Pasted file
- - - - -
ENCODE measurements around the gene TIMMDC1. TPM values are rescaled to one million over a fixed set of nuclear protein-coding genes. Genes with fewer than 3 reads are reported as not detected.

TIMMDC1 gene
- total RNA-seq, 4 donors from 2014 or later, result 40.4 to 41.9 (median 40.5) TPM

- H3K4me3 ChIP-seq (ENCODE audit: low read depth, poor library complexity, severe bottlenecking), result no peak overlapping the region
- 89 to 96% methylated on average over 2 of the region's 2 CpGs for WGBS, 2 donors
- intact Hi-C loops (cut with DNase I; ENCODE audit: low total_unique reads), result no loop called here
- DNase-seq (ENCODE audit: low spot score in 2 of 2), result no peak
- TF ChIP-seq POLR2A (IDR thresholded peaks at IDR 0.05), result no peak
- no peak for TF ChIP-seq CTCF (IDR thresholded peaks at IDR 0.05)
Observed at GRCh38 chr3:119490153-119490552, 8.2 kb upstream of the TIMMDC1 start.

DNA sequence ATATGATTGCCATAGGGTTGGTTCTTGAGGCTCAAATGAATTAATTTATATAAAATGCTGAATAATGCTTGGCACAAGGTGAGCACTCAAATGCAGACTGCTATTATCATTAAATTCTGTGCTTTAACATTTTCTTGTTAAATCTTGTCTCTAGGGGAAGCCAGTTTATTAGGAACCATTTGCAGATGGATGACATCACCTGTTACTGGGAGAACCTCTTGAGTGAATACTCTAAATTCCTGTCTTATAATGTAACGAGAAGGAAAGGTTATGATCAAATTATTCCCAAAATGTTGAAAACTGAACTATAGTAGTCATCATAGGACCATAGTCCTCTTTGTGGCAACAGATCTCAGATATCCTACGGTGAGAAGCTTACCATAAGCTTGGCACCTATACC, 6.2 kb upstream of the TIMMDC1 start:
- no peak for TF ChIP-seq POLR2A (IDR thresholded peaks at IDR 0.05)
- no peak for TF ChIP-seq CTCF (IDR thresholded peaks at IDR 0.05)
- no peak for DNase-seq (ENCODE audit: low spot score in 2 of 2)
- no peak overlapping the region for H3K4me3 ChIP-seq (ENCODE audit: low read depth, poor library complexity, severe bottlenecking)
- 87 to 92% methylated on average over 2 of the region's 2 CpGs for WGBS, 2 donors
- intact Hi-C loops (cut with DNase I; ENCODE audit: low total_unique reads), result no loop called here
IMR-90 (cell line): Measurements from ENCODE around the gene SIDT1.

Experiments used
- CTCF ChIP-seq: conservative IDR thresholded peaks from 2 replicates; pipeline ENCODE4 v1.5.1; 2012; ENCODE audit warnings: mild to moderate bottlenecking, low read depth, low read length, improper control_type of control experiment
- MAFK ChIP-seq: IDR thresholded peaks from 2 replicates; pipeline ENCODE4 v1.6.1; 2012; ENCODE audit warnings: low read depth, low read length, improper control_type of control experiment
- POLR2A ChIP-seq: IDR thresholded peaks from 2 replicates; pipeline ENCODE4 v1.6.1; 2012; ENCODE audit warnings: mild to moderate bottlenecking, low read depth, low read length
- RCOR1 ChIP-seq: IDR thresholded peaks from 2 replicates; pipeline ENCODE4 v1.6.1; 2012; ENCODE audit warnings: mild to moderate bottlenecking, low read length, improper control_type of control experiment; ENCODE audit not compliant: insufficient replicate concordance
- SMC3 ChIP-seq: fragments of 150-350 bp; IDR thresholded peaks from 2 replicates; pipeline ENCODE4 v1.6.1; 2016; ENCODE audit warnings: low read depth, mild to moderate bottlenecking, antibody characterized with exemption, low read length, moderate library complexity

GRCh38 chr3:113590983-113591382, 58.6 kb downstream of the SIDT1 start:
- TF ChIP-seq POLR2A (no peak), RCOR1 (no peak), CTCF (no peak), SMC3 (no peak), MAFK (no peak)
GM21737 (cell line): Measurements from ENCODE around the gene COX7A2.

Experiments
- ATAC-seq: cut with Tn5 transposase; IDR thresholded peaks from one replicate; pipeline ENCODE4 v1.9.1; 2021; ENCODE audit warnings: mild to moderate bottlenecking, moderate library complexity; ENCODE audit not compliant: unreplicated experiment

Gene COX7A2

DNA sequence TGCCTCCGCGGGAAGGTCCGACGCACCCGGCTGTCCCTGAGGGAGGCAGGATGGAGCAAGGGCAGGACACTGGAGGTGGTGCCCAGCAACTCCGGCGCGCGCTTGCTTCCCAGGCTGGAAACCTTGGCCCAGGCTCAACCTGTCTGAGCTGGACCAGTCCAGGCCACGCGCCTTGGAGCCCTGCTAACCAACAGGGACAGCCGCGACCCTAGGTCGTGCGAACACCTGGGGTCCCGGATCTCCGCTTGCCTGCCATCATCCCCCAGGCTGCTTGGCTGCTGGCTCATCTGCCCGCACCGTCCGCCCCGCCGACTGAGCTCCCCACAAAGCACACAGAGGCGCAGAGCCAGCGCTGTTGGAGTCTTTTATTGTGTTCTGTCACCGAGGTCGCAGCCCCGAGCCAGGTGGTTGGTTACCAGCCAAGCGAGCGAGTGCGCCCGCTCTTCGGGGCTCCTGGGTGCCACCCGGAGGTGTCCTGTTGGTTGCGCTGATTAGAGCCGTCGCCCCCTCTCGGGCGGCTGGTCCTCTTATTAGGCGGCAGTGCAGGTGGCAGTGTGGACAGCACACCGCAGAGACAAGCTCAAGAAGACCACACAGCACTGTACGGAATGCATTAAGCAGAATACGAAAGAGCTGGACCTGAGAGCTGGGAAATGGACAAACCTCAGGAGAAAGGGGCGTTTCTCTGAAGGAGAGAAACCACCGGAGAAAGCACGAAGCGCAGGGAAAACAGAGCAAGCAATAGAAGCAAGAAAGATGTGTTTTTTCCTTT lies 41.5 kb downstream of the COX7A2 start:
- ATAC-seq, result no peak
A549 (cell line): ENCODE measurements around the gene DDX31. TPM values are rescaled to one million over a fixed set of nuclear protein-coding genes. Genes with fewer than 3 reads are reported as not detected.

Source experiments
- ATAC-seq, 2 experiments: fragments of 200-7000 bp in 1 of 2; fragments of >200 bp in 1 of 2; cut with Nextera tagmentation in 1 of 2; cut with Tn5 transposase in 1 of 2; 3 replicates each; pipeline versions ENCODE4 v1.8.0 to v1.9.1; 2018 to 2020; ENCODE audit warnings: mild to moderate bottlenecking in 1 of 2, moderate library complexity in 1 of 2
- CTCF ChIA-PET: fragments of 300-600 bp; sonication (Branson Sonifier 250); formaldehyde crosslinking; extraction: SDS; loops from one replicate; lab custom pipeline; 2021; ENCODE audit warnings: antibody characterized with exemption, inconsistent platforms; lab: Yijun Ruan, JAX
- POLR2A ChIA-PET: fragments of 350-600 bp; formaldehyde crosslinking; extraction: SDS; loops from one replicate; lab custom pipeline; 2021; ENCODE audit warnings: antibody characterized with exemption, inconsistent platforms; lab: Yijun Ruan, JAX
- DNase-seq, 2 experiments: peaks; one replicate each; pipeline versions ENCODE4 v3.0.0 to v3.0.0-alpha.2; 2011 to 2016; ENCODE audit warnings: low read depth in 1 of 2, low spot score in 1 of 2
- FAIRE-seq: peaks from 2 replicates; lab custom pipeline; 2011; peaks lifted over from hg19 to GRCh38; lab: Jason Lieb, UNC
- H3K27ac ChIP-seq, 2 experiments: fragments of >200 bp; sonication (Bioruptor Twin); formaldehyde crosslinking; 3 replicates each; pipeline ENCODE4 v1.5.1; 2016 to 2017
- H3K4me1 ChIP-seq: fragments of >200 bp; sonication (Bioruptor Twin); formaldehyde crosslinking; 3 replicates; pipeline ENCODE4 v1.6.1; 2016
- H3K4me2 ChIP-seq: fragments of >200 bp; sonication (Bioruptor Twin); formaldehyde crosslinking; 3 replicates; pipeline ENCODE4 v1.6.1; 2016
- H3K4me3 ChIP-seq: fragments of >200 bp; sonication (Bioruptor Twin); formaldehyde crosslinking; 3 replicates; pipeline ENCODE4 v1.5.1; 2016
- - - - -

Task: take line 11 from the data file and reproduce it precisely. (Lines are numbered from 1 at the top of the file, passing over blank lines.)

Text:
DNA sequence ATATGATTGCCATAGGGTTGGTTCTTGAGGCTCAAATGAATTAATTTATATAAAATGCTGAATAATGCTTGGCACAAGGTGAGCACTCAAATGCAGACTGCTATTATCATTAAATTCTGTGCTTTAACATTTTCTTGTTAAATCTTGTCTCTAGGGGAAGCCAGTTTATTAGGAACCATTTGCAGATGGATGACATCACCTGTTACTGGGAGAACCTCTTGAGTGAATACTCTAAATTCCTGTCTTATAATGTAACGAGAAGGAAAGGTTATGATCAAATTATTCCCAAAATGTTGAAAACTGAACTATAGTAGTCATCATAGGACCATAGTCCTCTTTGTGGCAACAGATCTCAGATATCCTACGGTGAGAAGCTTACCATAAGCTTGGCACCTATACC, 6.2 kb upstream of the TIMMDC1 start: